Around 70 per cent of species studied are hunted for wild meat consumption
Consumption of wild meat has threatened the existence of several species protected under the Convention on the Conservation of Migratory Species of Wild Animals (CMS), according to a new report.
Around 70 per cent of the CMS terrestrial mammals are hunted for wild meat consumption, the study by the United Nations Environment Programme (UNEP) on 105 species showed.
CMS, an environmental treaty of the United Nations, provides a global platform for the conservation and sustainable use of migratory animals and their habitats.
As much as 64 per cent of the wild species were recorded as hunted. The share increased to 98 per cent excluding species like bats of the Chiroptera order.
As many as 34 of 99 species with an International Union for Conservation of Nature (IUCN) Red List Assessment were reported as used at the subsistence level, 27 were traded nationally and 22 were traded internationally.
Overall, 60 per cent of the wild animals studied are recorded as traded (nationally or internationally; legally or illegally).
Taking of wild animals for domestic use had a greater impact on most species than taking for international trade, the study found.
Among those killed for their meat, 27 species out of 99 were reported as consumed for food in the IUCN Red List Assessment, 10 used for national wild meat trade and two for international wild meat trade.
Amy Fraenkel, executive secretary, CMS, said:
The report indicates for the first time a clear and urgent need to focus on domestic use of protected migratory species of wild animals, across their range. We need to ensure that domestic laws and enforcement efforts are able to tackle this major threat to CMS species.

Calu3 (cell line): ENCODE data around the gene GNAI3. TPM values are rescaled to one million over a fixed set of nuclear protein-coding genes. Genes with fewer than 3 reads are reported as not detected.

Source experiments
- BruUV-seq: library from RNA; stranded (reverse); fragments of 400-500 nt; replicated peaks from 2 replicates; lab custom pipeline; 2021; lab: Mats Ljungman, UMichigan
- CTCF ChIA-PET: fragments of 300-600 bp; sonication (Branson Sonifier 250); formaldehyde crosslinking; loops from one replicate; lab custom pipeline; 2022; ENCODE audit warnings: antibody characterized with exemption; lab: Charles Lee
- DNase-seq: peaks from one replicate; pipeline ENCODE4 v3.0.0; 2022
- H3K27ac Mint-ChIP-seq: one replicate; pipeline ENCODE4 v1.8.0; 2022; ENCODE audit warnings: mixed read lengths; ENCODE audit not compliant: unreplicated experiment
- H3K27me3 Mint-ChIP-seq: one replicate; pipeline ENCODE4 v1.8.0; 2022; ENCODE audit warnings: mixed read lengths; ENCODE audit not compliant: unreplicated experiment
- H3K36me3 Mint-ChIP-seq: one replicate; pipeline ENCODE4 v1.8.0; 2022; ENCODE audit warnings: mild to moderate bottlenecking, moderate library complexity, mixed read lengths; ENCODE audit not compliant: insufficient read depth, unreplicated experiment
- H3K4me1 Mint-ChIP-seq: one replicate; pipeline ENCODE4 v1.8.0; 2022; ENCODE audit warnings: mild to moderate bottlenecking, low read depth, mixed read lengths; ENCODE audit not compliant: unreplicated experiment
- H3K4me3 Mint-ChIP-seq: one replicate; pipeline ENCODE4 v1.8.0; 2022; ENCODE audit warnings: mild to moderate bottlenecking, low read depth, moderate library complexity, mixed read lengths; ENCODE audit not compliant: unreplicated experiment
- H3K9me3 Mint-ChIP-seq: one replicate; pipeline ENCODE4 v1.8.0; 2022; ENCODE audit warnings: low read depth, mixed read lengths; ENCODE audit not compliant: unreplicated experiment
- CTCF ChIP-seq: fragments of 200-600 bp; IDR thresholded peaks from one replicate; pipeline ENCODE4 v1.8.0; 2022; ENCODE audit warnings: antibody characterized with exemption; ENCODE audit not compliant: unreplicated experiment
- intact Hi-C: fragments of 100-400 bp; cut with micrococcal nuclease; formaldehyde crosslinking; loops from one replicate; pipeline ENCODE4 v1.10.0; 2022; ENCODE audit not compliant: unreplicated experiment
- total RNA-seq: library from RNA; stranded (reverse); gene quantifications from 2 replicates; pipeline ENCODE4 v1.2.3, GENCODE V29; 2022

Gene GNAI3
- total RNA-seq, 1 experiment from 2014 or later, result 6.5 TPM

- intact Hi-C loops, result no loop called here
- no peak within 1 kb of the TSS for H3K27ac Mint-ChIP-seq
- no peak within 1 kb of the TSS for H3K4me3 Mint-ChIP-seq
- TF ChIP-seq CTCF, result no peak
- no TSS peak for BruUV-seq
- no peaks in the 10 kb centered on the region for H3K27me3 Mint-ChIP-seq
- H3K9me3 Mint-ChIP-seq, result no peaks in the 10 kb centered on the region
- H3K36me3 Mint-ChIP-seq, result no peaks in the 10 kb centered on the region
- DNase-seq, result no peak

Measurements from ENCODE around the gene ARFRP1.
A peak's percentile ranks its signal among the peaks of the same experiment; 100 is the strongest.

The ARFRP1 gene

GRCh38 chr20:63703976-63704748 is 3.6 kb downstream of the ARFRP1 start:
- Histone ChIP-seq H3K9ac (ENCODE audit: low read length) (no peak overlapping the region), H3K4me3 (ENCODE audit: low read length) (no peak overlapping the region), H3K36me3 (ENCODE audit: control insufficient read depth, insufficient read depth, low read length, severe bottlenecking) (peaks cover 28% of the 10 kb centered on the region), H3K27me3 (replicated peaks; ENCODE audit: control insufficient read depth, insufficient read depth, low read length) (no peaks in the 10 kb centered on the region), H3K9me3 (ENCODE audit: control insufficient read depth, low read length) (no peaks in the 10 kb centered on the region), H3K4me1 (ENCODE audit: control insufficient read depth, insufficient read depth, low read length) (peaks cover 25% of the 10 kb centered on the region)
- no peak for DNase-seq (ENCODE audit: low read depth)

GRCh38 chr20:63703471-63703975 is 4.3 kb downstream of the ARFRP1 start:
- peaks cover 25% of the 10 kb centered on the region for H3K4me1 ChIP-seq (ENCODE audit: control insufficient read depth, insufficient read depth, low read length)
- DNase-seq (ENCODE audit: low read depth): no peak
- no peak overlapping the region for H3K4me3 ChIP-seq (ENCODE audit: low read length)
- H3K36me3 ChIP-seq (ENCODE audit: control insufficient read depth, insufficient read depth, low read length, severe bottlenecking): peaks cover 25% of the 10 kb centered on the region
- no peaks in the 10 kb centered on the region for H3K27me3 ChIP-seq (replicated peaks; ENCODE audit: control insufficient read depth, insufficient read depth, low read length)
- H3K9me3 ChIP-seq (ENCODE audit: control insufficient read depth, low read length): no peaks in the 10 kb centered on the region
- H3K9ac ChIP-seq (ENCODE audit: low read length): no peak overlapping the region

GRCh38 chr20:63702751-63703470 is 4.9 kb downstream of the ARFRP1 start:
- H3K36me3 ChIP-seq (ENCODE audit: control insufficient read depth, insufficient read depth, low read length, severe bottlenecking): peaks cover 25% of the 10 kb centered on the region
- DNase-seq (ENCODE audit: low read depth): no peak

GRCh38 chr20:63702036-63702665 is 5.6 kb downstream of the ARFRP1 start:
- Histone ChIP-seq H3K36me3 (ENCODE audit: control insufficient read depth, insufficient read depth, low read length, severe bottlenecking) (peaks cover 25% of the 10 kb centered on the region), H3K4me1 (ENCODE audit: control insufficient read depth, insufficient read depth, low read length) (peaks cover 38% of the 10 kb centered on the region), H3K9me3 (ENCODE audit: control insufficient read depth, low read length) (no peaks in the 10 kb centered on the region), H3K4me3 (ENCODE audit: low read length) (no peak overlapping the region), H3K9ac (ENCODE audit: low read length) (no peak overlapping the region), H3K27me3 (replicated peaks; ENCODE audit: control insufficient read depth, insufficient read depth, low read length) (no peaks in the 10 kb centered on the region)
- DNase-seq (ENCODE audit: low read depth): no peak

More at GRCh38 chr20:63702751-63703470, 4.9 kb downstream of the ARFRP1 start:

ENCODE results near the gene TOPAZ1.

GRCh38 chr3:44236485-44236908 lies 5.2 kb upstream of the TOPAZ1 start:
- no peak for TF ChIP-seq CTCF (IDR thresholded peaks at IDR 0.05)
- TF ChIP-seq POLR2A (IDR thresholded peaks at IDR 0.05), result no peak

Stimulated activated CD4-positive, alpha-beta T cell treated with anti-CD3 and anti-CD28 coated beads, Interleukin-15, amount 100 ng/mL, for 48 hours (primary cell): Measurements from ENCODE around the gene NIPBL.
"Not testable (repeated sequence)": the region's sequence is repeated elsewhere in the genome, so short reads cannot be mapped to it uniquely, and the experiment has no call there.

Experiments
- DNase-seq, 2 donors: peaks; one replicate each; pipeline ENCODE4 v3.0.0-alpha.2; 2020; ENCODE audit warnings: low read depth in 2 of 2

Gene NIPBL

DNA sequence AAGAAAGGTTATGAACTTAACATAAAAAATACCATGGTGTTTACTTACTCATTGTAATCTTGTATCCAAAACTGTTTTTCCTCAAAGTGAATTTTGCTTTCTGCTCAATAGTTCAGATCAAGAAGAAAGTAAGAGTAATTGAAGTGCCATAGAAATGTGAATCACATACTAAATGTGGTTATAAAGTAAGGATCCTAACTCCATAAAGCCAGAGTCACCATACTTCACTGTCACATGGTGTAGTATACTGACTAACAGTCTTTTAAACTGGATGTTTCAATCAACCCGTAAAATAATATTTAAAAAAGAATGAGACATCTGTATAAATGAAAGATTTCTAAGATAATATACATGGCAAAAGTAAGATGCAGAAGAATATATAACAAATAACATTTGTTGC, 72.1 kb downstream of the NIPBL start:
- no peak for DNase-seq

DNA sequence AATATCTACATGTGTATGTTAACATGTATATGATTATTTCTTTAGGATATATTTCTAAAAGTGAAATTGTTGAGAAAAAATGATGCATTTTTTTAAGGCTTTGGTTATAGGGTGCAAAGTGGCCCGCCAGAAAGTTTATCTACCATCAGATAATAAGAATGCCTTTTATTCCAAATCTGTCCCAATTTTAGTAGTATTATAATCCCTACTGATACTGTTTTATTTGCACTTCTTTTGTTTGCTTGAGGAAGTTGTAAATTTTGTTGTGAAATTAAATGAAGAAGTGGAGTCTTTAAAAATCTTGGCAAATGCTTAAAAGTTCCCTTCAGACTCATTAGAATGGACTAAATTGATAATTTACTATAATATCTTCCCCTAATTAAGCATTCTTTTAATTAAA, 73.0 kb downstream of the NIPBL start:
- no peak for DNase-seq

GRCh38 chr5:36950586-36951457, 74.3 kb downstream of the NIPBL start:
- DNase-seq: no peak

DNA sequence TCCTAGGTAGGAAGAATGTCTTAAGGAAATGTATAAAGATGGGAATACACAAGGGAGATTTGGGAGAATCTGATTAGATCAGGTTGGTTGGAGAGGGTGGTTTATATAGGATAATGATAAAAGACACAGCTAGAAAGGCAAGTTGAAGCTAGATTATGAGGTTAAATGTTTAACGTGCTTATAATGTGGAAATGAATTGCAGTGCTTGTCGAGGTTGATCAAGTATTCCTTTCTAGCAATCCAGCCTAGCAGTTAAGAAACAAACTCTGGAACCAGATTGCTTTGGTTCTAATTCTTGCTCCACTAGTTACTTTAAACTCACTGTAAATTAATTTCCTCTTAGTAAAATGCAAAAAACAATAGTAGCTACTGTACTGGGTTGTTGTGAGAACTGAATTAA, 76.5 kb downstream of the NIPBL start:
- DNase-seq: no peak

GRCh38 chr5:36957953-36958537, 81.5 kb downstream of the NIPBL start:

Human activities that bring wildlife, domestic animals and humans into increasingly close contact has been linked to zoonotic disease emergence.
More than half the CMS terrestrial mammal species are known to host at least one of 60 pathogens that have been, or have the potential to be, transmitted to humans and cause infections, according to the research.
Laws and regulations governing wild meat hunting and trade are outdated, based on insufficient scientific evidence and often in conflict with land rights and the way of life of local and indigenous peoples, the environment conservation agency pointed out.
Further, contradictory regulations, legal loopholes, lack of resources, conditions of conflict and corruption make enforcement of the rules difficult.
The authors of the report made the following recommendation:
Of the 105 species investigated in the report, 99 had a Red List assessment. Of these, 38 were recorded as being 'used' under the IUCN Use and Trade Classification scheme, under the following use categories: Food — human (27 species); food — animal (two species); medicine — human and veterinary (15 species); apparel and accessories (nine species); handicrafts and jewellery (eight species); pets, display animals and horticulture (five species), sport hunting and specimen collecting (17 species).
The review covered a total of 105 species from six orders — Carnivora, Artiodactyla, Chiroptera, Proboscidea, Perissodactyla and Primates.
Cheetah, wild yak, Asian elephant, African wild ass, chinkara, mountain gorilla, Eastern red bat, African elephant, lion, Tibetan antelope, jaguar, Egyptian fruit bat and snow leopard were some of the terrestrial mammals included in the study.
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